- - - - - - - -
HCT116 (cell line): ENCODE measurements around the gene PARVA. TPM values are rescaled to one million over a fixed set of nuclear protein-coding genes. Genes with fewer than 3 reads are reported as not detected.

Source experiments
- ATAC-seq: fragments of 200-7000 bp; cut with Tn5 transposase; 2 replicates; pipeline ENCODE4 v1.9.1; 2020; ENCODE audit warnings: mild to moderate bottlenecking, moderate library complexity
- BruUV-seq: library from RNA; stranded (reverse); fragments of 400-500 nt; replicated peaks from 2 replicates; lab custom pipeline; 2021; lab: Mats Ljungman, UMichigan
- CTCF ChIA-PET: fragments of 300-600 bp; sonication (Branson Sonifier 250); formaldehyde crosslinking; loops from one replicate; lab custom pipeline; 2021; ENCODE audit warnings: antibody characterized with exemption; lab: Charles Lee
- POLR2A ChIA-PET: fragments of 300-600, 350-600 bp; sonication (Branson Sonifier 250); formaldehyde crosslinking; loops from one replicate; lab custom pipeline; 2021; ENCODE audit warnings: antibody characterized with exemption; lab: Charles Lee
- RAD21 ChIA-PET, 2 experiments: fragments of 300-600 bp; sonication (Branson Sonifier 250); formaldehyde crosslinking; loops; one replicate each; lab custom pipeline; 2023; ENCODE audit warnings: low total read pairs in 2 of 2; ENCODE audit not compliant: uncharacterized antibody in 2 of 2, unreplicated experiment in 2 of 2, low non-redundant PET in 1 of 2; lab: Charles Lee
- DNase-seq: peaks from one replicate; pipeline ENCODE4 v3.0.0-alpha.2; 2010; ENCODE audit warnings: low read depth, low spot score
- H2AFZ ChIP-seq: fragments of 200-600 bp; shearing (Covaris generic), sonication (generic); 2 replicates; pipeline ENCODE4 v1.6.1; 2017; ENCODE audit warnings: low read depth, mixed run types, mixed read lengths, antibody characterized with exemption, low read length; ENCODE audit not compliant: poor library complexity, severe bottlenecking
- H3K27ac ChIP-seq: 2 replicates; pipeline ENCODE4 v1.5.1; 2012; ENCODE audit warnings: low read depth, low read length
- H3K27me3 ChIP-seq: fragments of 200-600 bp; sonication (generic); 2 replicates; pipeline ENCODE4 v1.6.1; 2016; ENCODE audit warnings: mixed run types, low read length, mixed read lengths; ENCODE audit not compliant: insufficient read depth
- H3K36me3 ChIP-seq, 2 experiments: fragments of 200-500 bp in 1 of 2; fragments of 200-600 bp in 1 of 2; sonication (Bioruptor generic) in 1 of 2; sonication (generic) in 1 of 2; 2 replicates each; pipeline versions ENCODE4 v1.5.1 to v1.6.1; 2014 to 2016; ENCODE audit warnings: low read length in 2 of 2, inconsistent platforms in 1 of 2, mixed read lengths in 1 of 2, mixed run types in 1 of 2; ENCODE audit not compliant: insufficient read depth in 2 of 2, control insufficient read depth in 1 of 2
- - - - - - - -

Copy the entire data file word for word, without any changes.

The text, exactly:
HCT116 (cell line): ENCODE measurements around the gene PARVA. TPM values are rescaled to one million over a fixed set of nuclear protein-coding genes. Genes with fewer than 3 reads are reported as not detected.

Source experiments
- ATAC-seq: fragments of 200-7000 bp; cut with Tn5 transposase; 2 replicates; pipeline ENCODE4 v1.9.1; 2020; ENCODE audit warnings: mild to moderate bottlenecking, moderate library complexity
- BruUV-seq: library from RNA; stranded (reverse); fragments of 400-500 nt; replicated peaks from 2 replicates; lab custom pipeline; 2021; lab: Mats Ljungman, UMichigan
- CTCF ChIA-PET: fragments of 300-600 bp; sonication (Branson Sonifier 250); formaldehyde crosslinking; loops from one replicate; lab custom pipeline; 2021; ENCODE audit warnings: antibody characterized with exemption; lab: Charles Lee
- POLR2A ChIA-PET: fragments of 300-600, 350-600 bp; sonication (Branson Sonifier 250); formaldehyde crosslinking; loops from one replicate; lab custom pipeline; 2021; ENCODE audit warnings: antibody characterized with exemption; lab: Charles Lee
- RAD21 ChIA-PET, 2 experiments: fragments of 300-600 bp; sonication (Branson Sonifier 250); formaldehyde crosslinking; loops; one replicate each; lab custom pipeline; 2023; ENCODE audit warnings: low total read pairs in 2 of 2; ENCODE audit not compliant: uncharacterized antibody in 2 of 2, unreplicated experiment in 2 of 2, low non-redundant PET in 1 of 2; lab: Charles Lee
- DNase-seq: peaks from one replicate; pipeline ENCODE4 v3.0.0-alpha.2; 2010; ENCODE audit warnings: low read depth, low spot score
- H2AFZ ChIP-seq: fragments of 200-600 bp; shearing (Covaris generic), sonication (generic); 2 replicates; pipeline ENCODE4 v1.6.1; 2017; ENCODE audit warnings: low read depth, mixed run types, mixed read lengths, antibody characterized with exemption, low read length; ENCODE audit not compliant: poor library complexity, severe bottlenecking
- H3K27ac ChIP-seq: 2 replicates; pipeline ENCODE4 v1.5.1; 2012; ENCODE audit warnings: low read depth, low read length
- H3K27me3 ChIP-seq: fragments of 200-600 bp; sonication (generic); 2 replicates; pipeline ENCODE4 v1.6.1; 2016; ENCODE audit warnings: mixed run types, low read length, mixed read lengths; ENCODE audit not compliant: insufficient read depth
- H3K36me3 ChIP-seq, 2 experiments: fragments of 200-500 bp in 1 of 2; fragments of 200-600 bp in 1 of 2; sonication (Bioruptor generic) in 1 of 2; sonication (generic) in 1 of 2; 2 replicates each; pipeline versions ENCODE4 v1.5.1 to v1.6.1; 2014 to 2016; ENCODE audit warnings: low read length in 2 of 2, inconsistent platforms in 1 of 2, mixed read lengths in 1 of 2, mixed run types in 1 of 2; ENCODE audit not compliant: insufficient read depth in 2 of 2, control insufficient read depth in 1 of 2